CAFFERTY, CLOBES, MERIWETHER & SPRENGEL, LLP, on behalf of itself and all others similarly situated, Plaintiff-Appellant, v. XO COMMUNICATIONS SERVICES, LLC, Defendant-Appellee.
The plaintiff, a law firm, seeks both individual and class relief against XO Communications, a large provider of telecommunications services to business customers, such as the plaintiff, and wholesalers. The plaintiff's contract with XO provided that the contract would be automatically renewed at the end of the customer's current service term “for a similar term and at the same rates” set forth in the contract. A customer who didn't want to renew was required to so notify XO at least 30 days prior to the expiration date in the contract; if it failed to do so, the contract would renew automatically. The contract also provided that XO would notify the customer of the automatic-renewal feature of the contract (which it did from time to time), thus reminding the customer that if it decided not to renew the contract it would have to so notify XO at least 30 days before expiration. The contract further stated that if the customer terminated the contract after the deadline it would have to pay XO a termination fee based on the revenue that XO would have received from the customer over the remaining months of the contract had it not been terminated prematurely and thus in violation of the contract. XO's monthly invoices contain a prominent reminder of the automatic-renewal feature of the contract.
The plaintiff's contract with XO had an initial term of three years and renewed automatically (that is, upon the end of the contract term, the plaintiff not having terminated) three times. But shortly after the third renewal began the plaintiff reneged because it was moving to a different location, one not serviced by XO. By thus violating the contract the plaintiff owed XO a termination fee.
All this is straightforward, leaving one to wonder how it could give rise to this lawsuit, let alone to this appeal, which complains only about the district judge's denial of leave to the plaintiff to file a third amended complaint, a ruling to which the plaintiff takes violent exception. The multiple complaints in this case alleged breach of contract, violation of Illinois consumer protection statutes, unjust enrichment, and unconscionability, among other things. But the plaintiff has no case, as all its claims pivot on its contention that XO's monthly reminders of the automatic-renewal feature of the contract should have included, but didn't, the date of the automatic renewal, or that XO should have otherwise notified the plaintiff of the renewal date before the contract renewed. But as the automatic renewal comes at the end of the customer's term of service, it is child's play for the customer to keep track of the deadline (30 days before the end of the term) for declining—without any penalty—to renew the contract. Remember too that the customer receives a monthly reminder that the contract will renew if the customer doesn't terminate it in compliance with its terms—terms that include the deadline that the plaintiff missed.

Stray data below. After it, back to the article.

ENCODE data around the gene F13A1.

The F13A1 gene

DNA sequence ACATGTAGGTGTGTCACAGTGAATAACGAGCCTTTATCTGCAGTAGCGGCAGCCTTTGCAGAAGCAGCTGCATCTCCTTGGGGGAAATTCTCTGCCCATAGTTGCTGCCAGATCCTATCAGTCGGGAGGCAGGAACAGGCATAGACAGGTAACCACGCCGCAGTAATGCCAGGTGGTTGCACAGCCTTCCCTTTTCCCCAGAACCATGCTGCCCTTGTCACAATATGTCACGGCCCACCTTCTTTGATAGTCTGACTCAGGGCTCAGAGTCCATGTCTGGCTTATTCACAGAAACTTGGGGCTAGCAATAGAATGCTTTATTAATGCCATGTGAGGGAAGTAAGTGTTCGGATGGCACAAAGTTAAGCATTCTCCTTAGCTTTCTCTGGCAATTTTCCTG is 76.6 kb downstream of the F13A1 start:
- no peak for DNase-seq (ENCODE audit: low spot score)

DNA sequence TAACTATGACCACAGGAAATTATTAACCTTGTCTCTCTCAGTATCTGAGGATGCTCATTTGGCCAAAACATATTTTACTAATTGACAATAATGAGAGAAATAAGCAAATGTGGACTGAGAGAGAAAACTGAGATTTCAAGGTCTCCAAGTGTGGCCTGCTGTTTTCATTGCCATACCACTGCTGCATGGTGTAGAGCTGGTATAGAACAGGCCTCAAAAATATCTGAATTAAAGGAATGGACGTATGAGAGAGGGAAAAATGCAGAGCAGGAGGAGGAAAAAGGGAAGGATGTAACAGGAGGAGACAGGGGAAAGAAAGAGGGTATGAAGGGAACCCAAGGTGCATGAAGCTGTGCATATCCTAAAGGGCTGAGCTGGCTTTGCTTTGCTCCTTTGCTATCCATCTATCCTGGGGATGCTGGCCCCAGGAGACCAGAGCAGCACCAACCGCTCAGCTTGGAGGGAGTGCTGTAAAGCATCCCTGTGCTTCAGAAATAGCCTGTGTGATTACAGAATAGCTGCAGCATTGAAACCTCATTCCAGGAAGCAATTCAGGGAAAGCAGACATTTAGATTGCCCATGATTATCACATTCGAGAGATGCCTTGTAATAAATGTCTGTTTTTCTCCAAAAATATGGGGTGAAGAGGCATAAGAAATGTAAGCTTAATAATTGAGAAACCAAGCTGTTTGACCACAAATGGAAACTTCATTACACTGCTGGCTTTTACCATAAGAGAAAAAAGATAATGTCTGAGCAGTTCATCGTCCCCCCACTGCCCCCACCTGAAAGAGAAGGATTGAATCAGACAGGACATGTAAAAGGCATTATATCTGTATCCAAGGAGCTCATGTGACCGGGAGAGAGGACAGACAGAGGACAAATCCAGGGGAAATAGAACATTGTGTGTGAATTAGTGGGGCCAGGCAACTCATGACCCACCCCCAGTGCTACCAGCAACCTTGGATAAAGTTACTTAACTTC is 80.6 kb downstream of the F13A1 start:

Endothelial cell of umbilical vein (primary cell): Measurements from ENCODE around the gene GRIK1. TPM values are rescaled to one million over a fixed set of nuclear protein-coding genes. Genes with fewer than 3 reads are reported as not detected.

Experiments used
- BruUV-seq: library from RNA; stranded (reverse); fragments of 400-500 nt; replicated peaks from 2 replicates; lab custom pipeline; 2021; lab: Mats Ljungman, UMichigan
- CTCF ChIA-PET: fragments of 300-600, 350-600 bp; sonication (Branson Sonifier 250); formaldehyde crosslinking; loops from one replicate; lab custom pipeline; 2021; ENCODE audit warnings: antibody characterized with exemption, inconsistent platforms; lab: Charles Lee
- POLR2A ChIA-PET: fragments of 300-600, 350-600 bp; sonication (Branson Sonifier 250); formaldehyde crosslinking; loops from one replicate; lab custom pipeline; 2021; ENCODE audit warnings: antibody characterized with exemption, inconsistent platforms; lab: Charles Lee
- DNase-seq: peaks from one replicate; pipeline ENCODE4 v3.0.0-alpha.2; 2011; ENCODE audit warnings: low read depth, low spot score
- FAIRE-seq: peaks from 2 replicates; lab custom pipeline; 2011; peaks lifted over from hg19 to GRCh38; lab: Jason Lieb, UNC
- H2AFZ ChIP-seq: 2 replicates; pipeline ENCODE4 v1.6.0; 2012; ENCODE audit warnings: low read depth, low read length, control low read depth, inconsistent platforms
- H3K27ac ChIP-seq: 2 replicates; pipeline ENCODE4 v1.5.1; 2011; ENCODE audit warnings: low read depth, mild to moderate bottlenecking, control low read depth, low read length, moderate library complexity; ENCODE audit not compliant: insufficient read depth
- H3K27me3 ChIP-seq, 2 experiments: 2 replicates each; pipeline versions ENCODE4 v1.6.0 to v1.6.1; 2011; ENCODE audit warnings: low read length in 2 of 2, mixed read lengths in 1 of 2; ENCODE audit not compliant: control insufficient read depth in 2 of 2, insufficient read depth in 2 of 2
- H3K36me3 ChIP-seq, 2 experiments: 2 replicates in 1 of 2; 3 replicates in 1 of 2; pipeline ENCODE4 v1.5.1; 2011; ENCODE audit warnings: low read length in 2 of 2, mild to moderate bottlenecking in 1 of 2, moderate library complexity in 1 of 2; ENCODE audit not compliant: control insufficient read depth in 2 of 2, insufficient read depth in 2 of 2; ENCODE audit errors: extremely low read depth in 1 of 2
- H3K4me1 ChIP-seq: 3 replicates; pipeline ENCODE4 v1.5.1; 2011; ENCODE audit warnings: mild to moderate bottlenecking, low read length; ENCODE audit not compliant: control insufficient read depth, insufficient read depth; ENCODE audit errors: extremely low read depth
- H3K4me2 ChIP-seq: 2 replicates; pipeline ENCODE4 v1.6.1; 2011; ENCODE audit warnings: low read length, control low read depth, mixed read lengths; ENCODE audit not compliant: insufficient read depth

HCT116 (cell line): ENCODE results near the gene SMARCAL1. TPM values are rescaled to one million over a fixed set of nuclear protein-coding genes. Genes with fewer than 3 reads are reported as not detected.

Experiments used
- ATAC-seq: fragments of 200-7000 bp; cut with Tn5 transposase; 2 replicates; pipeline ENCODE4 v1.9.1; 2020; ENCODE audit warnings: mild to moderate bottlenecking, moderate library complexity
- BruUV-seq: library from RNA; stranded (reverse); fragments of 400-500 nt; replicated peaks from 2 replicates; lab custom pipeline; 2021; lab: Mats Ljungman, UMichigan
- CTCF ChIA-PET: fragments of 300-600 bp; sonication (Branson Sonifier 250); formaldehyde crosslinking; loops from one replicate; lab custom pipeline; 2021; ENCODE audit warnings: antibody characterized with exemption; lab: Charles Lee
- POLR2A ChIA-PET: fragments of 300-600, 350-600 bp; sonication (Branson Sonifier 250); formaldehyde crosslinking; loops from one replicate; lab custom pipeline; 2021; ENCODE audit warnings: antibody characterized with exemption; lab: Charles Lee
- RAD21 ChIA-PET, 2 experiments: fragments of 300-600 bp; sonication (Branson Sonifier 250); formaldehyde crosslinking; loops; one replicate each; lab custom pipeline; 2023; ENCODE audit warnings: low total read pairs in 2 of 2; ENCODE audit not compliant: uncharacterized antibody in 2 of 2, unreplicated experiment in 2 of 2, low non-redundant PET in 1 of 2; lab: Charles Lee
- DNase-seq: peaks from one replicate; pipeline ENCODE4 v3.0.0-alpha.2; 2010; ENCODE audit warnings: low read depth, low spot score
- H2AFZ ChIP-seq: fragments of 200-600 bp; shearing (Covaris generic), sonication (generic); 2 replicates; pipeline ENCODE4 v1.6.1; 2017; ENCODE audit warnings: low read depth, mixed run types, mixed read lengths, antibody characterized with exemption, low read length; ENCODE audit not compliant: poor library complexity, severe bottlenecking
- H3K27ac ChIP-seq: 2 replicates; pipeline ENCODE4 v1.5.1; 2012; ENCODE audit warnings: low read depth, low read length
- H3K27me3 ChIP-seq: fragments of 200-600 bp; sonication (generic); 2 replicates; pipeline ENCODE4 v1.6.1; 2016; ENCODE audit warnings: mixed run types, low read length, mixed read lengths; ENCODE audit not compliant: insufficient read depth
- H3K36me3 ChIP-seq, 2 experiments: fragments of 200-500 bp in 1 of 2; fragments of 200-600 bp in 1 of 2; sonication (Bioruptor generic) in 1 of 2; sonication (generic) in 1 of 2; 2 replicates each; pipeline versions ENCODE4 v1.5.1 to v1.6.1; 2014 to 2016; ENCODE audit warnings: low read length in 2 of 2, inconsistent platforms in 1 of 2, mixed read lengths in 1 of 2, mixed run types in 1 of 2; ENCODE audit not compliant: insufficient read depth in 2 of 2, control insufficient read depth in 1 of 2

Its complaint about having to pay a termination fee for violating the contract falls with its challenge to XO's not advising it of the date of the contract's automatic renewal. Because the plaintiff, having failed to keep track of the renewal date, terminated the contract after the contract had been renewed, thereby violating the terms of the contract, it was required to pay the termination fee of some $9,000 (it's paid some, but not all of it), based as we said on the loss to XO of the revenues that the contract would have generated for it had the plaintiff not violated the contract. The contract had been renewed, and thus was in force, because the plaintiff, apparently losing track of its terms, had failed to terminate it before the renewal took effect.